Dog Aid Scotland


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Seasonal Dog Health: Late Summer

There are several minor health issues dogs may face during summer and early autumn. Here, DASS looks at the most common issues that dog owners should be aware of.

While gardening, be careful of using any slug pellets, weed deterrents or other chemicals. Always check the label warnings or consult your vet if you have any doubts. Some garden deterrents such as slug pellets can be poisonous to dogs or small animals so always use with caution or try finding a safer way to get rid of garden pests.

If your dog is unfortunate to suffer from allergies, these can flare up in the summer. This can include allergies from fleas and mites, grass, pollen and food. It can particularly affect their eyes, making them red, itchy and sore. Consult your vet if you notice your pooch itching its face or rubbing against furniture frequently.

Berry bugs and other harvest mites are very common in late summer to autumn and can cause some discomfort for your dog. They are tiny little red larvae that puncture the skin and suck blood from the animal or human and these bites can be very itchy. Spots on dogs can be treated with warm salty water and should go away after a couple of weeks, more if the spot was particularly nasty. Dogs are often targeted by these mites in the groin area, between the toes and on their stomachs where they are warmest. The mites thrive in grasses and cornfields. You can avoid them by staying away from grasses, or you can brush an oil treatment through your dog’s coat. A drop of citronella, lavender and peppermint essential oils in water will help repel the mites, but other options are available. There are also shampoos and other products available, consult your vet if you have any questions.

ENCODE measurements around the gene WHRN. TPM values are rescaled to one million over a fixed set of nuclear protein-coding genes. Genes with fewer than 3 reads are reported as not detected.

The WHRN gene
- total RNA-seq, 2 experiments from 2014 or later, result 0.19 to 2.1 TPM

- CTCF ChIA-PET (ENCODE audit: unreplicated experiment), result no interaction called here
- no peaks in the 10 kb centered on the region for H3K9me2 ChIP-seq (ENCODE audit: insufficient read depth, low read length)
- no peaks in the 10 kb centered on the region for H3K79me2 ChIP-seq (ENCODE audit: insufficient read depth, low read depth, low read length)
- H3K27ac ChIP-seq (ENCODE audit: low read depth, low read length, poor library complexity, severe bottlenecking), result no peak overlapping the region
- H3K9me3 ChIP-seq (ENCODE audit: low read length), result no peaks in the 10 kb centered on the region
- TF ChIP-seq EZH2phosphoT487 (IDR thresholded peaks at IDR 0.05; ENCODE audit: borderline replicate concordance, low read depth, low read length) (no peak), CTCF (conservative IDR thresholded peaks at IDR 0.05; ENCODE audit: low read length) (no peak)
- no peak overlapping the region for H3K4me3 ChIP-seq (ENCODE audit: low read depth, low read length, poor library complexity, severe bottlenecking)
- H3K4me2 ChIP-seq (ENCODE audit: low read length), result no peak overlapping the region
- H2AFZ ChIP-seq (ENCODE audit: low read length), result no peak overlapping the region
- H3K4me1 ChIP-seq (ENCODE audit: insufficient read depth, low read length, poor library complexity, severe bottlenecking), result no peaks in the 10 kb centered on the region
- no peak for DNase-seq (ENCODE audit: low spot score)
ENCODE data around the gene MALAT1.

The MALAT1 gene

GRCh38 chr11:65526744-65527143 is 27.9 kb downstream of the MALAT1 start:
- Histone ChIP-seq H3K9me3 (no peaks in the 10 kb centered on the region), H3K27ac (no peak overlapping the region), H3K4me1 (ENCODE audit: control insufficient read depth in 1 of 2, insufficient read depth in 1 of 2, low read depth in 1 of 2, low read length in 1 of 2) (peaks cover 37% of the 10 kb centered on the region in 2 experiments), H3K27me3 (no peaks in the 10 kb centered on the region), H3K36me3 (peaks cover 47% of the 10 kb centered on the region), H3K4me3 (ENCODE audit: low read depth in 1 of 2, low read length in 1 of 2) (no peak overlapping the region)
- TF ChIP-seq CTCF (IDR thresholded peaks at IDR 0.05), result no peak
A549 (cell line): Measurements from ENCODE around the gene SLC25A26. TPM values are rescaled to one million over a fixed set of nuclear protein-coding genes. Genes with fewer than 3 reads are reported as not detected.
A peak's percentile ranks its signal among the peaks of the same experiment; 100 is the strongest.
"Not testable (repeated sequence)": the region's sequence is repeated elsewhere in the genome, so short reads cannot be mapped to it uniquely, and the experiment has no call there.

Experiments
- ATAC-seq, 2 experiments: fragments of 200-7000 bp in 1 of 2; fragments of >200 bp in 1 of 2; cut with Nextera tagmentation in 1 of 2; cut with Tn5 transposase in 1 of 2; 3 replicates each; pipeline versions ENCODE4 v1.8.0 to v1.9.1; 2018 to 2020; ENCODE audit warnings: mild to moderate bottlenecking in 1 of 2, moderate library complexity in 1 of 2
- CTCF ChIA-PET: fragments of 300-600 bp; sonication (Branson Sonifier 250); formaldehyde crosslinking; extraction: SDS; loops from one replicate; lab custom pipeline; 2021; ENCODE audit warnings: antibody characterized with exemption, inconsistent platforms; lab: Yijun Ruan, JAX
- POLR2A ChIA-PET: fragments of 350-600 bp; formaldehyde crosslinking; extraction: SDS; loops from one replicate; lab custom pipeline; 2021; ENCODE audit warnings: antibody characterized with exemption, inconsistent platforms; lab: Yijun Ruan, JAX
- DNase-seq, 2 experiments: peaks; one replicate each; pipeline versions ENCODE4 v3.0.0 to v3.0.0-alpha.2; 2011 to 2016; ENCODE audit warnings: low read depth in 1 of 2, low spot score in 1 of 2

Of course, there is also the common tick to look out for. Check your dog’s body for these little dark blood-sucking bugs after every walk, especially if they have been on grass. Remove ticks as soon as possible. They can look like small lumps in the skin, with their legs visible. Do not pull them out as the tick’s head may remain attached to the skin and cause an infection. Use a tick remover by twisting the tick in a firm hold, you should feel the tick let go of the skin. Dispose of it and clean the area. Again, consult your vet if you are unsure of how to remove a tick.

Grass seeds are another issue in the summer with potential to cause trouble for dogs. These seeds can get stuck in dogs’ ears, eyes, armpits and toes and can sometimes get under the skin and cause issues in the body such as infections. Consult your vet if you suspect one has got into an open wound or other area. Take the time to remove any grass seeds after walking your dog.

Regular body checks after walks can help avoid many little problems the season brings.



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Dog Aid Scotland,
Riccarton Mains Farm,
1b The Cottage,
EH14 4AR
Tel: 0300 365 2500

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